bacteria were spotted on the surface of MRS agar and incubated at 37oC for 24 h. A sterile semisolid nutrient agar (0.7 % agar w/v) seeded with the target bacteria were poured over the surface of visible colonies of selected bacteria in MRS agar and incubated at 37oC for 16-24 h. Clear zone around the colonies were observed and recorded.
In supernatant mix method an equal amount of filtered sterile supernatant from 24 h MRS culture was mixed with a double strength nutrient broth. Target bacteria (106 CFU/mL) were inoculated to the test tubes. Nutrient broth containing test bacteria but no supernatant was used as positive control. The tubes were incubated at 37oC for 24 h and the growth of target bacteria in the tubes was determined with the help of standard plate count and optical density measurement at OD600 using spectrophotometer.
Determination of total phenolic content
Total phenolic contents were determined following the methodology used by Arora and Chandra (2010). Test samples (0.5 mL) were mixed with 0.2 mL of FolinCiocalteu (FC) reagent and incubated at room temperature. After 10 min an amount (0.6 mL) of 20% (w/v) sodium carbonate was added to the tubes. The reaction mixture was incubated at 40oC for 30 min. The optical density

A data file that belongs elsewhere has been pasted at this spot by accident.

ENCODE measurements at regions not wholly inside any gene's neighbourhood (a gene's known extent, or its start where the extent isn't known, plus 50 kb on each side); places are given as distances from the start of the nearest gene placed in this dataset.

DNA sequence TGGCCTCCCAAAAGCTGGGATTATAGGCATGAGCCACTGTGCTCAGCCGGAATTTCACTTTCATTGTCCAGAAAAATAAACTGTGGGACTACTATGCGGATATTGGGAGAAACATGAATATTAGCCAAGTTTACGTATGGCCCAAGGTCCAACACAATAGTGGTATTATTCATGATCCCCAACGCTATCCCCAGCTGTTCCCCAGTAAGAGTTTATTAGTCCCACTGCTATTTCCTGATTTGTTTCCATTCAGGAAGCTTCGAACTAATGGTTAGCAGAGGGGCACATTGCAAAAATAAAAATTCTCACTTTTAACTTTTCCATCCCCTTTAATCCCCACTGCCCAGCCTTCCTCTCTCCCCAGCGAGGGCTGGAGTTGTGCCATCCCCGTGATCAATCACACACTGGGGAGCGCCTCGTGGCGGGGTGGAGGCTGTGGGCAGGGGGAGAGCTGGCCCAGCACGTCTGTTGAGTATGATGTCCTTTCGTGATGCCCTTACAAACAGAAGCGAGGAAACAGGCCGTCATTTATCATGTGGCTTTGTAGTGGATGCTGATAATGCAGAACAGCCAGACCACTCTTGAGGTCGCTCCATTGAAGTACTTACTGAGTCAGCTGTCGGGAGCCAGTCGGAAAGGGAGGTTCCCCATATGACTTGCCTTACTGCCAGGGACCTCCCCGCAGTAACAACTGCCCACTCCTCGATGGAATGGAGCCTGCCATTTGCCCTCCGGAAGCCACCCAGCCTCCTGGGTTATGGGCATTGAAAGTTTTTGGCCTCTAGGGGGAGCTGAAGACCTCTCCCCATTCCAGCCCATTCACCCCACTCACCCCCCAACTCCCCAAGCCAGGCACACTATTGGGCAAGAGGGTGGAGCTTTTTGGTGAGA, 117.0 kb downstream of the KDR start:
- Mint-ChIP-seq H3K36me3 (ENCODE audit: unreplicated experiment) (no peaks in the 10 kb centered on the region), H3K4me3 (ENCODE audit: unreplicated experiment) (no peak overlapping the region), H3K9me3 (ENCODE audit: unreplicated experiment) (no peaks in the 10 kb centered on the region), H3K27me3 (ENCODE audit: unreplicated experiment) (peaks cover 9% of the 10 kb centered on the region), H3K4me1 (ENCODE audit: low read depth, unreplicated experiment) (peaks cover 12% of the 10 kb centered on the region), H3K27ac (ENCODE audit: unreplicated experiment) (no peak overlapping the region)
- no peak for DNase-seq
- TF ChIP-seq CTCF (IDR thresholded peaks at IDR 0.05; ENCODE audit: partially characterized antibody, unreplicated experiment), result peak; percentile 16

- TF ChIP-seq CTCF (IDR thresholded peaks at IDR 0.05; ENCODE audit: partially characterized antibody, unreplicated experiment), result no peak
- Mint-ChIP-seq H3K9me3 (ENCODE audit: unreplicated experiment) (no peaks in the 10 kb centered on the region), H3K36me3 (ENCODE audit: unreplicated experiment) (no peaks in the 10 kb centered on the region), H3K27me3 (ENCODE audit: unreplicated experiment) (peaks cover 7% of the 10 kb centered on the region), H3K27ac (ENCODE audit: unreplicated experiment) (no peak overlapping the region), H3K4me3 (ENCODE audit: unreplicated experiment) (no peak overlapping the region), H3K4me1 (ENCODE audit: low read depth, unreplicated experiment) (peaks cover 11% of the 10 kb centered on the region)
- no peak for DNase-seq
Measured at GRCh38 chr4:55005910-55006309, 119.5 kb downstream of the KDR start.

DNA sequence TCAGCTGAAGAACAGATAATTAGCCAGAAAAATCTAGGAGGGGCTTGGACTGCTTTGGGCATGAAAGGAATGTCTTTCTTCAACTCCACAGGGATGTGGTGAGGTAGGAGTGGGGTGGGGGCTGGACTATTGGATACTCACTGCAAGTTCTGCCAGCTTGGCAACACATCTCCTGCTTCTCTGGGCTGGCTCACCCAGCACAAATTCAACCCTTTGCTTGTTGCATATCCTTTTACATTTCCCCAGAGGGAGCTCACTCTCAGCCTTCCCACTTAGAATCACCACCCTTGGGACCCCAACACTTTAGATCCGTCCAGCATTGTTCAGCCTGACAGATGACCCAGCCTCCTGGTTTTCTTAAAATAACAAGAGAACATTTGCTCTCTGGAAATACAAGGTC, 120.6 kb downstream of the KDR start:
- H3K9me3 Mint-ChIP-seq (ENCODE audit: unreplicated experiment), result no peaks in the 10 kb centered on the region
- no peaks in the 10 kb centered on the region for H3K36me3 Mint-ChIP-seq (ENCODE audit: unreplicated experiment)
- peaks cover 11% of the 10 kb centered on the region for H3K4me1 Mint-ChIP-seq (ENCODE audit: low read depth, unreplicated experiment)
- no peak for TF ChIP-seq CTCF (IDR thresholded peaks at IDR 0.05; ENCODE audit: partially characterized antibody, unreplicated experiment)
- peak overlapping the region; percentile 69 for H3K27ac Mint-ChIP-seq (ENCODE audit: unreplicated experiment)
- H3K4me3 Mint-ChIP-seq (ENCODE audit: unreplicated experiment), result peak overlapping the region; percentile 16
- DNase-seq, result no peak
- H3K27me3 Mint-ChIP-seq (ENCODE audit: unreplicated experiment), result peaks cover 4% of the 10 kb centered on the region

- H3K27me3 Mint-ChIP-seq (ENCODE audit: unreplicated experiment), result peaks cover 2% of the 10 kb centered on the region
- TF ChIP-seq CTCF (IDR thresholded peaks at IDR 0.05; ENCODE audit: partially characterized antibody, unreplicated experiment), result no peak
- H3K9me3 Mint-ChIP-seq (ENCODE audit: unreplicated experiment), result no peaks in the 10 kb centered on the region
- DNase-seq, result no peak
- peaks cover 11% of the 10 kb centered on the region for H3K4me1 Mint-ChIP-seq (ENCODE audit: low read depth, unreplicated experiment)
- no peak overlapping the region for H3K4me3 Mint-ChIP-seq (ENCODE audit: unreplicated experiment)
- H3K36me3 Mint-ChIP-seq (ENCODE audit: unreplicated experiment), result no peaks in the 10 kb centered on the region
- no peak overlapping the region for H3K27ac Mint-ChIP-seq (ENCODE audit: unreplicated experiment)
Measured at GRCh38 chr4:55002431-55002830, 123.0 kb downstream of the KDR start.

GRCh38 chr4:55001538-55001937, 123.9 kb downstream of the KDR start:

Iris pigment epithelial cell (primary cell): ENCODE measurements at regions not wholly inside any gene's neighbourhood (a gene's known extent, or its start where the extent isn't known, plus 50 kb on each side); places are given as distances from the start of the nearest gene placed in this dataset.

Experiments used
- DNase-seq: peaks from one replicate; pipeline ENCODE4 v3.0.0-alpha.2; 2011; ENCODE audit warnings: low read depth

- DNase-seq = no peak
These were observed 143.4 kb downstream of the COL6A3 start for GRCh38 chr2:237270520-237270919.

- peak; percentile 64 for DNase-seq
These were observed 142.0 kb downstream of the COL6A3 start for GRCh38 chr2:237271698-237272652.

was determined at absorbance 765 nm for phenolic activity. All the tubes were properly protected from light by covering with aluminium foil. Gallic acid was used as standard.
Determination of DPPH radical-scavenging activity The antioxidant activity against 2 2- diphenyl-1-picrylhydrazyl (DPPH) radical was carried out by mixing DPPH methanol solution (0.025g DPPH/1000 mL methanol) with 0.5 mL of supernatant (24 h culture) and kept for 30 min in dark place at room temperature. The absorbance was measured at 517 nm. Methanol was used as a blank while DPPH methanol solution without sample was used as control. Following formula was used for scavenging activity calculation (Pianpumepong and